Thursday, May 31, 2012 | 2 a.m.
Deep in the heart of the UNLV campus, down windowless hallways and in laboratories teeming with beakers, centrifuges and Geiger counters, the element technetium has become an object of intense fascination for researchers.
The element, number 43 on the periodic table, is one of the largest forms of radioactive waste generated by nuclear reactors. Its isotopes have wide-ranging applications that are just beginning to be discovered, most notably in the field of nuclear medicine, but for a team of UNLV researchers toiling in the long shadow of Yucca Mountain, perhaps the most important question is how to store technetium safely.
To further that goal, two UNLV research teams recently received a $1.6 million U.S. Department of Energy grant to fund three more years of research into new storage methods that will neutralize the radioactive element and make it safe for long-term storage.
“One option, which we’re doing now, is the ‘no’ option. We’re leaving it at the reactors, and there’s debate about the effects of that. Maybe what we’ll do is take the fuel, put it somewhere and not do anything with it,” said Ken Czerwinski, a radiochemistry professor leading one of the grant-receiving research teams. “What we’re interested in is trying to make technetium into a metal and storing it as a metal.”
Ideally, that metal, which would be an alloy of technetium and another metal, would not be radioactive and could be stored safely, Czerwinski said.
A separate team, led by research professor Thomas Hartmann, also was funded by the grant and will be exploring ways to store technetium safely in different ceramic materials, including specialized forms of glass.
UNLV received the grant in part because of its expertise in handling technetium, something few other universities around the country can match.
The nuclear technologies program at UNLV, which includes research into radiochemistry, nuclear forensics and radiopharmacology — the use of radioactive elements to diagnose and treat diseases — is one of the leading programs of its kind in the country. Only two other universities in the United States, Missouri and Washington State, conduct similar research, Hartmann said.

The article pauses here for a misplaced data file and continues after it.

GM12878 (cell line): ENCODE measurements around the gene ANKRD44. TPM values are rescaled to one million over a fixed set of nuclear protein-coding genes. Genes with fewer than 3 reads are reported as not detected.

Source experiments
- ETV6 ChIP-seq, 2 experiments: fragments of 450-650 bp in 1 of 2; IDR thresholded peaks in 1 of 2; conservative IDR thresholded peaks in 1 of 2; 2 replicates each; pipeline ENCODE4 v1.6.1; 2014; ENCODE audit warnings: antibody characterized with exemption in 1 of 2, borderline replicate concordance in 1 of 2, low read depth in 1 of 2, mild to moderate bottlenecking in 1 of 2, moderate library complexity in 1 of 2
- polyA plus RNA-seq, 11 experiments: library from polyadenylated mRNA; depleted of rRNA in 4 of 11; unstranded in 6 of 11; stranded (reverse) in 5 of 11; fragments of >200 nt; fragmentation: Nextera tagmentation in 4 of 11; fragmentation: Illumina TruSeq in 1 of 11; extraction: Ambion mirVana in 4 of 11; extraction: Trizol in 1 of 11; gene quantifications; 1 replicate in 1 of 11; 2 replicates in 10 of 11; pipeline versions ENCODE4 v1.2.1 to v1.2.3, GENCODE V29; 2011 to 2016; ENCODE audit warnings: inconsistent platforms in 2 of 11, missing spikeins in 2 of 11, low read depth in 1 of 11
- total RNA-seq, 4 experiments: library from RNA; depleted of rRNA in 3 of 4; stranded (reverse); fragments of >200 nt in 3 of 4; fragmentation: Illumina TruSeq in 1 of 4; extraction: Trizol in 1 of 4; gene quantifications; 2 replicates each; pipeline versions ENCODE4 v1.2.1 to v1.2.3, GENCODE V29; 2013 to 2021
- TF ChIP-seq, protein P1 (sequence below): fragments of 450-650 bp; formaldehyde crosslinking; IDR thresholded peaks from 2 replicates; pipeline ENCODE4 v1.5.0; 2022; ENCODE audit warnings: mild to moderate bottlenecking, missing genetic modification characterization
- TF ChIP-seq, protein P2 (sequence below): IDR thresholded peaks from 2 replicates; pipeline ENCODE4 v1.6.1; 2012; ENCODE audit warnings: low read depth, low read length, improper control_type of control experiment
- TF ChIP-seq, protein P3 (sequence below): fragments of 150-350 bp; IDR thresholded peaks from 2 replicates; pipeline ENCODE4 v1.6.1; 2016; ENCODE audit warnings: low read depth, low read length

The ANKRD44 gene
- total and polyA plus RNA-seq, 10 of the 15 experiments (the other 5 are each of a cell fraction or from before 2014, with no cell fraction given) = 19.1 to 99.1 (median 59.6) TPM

A part of the Harry Reid Center for Environmental Studies, which also conducts environmental and renewable energy research, UNLV’s nuclear technologies program has flourished over the last decade thanks to a $40 million cash infusion from the Department of Energy to study the effects of using Yucca Mountain as a nuclear waste dump.
Although plans for Yucca Mountain are currently on hold, the university is continuing to expand its nuclear research efforts, with plans to open a particle accelerator on campus this fall.
“Now that the Yucca Mountain project is finished, we’re focusing more on the nuclear technology side,” said Oliver Hemmers, executive director of the Harry Reid Center. “There’s a huge demand for understanding the chemistry of those materials that reaches far beyond just nuclear waste.”
The center, which does not rely on state money and is largely funded by grants, is currently recruiting three new professors, Hemmers said, and is exploring ways of partnering with outside industries to continue growing its nuclear research programs.